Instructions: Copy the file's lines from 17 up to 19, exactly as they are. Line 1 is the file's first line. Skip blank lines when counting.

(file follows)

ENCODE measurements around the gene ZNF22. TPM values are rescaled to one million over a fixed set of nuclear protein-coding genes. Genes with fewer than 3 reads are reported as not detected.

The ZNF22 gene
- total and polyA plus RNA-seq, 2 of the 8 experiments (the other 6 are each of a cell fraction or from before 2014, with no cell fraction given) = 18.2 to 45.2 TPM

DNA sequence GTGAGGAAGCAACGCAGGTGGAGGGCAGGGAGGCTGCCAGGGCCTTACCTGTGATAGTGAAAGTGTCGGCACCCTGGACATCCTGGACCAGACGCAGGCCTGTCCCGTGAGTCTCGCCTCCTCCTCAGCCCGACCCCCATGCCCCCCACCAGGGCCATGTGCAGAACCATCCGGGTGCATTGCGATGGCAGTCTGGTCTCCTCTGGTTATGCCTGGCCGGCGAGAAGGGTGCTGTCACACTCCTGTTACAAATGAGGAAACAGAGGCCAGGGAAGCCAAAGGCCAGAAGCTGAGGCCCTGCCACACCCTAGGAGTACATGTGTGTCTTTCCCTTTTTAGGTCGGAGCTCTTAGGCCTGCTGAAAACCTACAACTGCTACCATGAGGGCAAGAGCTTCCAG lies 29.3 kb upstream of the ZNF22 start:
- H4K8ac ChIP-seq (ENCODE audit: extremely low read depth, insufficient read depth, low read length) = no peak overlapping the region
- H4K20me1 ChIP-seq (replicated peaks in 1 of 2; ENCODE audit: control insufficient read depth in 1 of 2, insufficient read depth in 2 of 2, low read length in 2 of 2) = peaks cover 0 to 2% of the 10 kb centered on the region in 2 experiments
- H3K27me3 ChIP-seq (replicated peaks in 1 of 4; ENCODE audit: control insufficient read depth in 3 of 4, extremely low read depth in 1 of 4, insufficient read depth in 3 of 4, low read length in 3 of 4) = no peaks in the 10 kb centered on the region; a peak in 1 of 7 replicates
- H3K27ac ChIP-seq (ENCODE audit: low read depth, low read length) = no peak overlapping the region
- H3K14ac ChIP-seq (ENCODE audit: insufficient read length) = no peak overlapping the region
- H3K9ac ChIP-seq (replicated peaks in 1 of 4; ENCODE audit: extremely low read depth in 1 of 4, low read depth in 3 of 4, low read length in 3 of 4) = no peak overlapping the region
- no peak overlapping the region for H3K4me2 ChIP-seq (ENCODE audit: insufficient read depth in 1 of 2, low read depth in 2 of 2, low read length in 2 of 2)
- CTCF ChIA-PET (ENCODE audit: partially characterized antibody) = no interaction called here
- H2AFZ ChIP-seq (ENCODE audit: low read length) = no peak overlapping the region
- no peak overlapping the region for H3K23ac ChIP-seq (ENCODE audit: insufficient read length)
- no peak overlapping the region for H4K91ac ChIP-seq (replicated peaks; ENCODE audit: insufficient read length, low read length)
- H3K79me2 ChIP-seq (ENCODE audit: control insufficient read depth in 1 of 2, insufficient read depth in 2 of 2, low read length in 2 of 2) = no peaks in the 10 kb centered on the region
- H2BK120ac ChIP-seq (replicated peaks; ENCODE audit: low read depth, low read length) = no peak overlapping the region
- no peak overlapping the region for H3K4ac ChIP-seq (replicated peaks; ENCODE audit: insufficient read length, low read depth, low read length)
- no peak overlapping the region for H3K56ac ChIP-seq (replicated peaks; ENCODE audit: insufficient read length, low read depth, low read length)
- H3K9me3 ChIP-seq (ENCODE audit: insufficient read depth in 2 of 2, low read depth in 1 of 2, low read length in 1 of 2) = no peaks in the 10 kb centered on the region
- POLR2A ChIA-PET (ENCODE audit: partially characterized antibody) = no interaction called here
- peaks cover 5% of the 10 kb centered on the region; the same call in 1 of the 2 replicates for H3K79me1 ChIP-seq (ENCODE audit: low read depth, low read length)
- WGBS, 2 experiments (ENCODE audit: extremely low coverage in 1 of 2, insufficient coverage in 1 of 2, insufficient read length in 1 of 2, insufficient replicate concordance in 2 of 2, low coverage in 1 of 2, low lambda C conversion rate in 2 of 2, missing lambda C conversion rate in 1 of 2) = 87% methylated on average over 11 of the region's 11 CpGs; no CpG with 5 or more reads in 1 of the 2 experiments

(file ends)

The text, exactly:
- H2BK120ac ChIP-seq (replicated peaks; ENCODE audit: low read depth, low read length) = no peak overlapping the region
- no peak overlapping the region for H3K4ac ChIP-seq (replicated peaks; ENCODE audit: insufficient read length, low read depth, low read length)
- no peak overlapping the region for H3K56ac ChIP-seq (replicated peaks; ENCODE audit: insufficient read length, low read depth, low read length)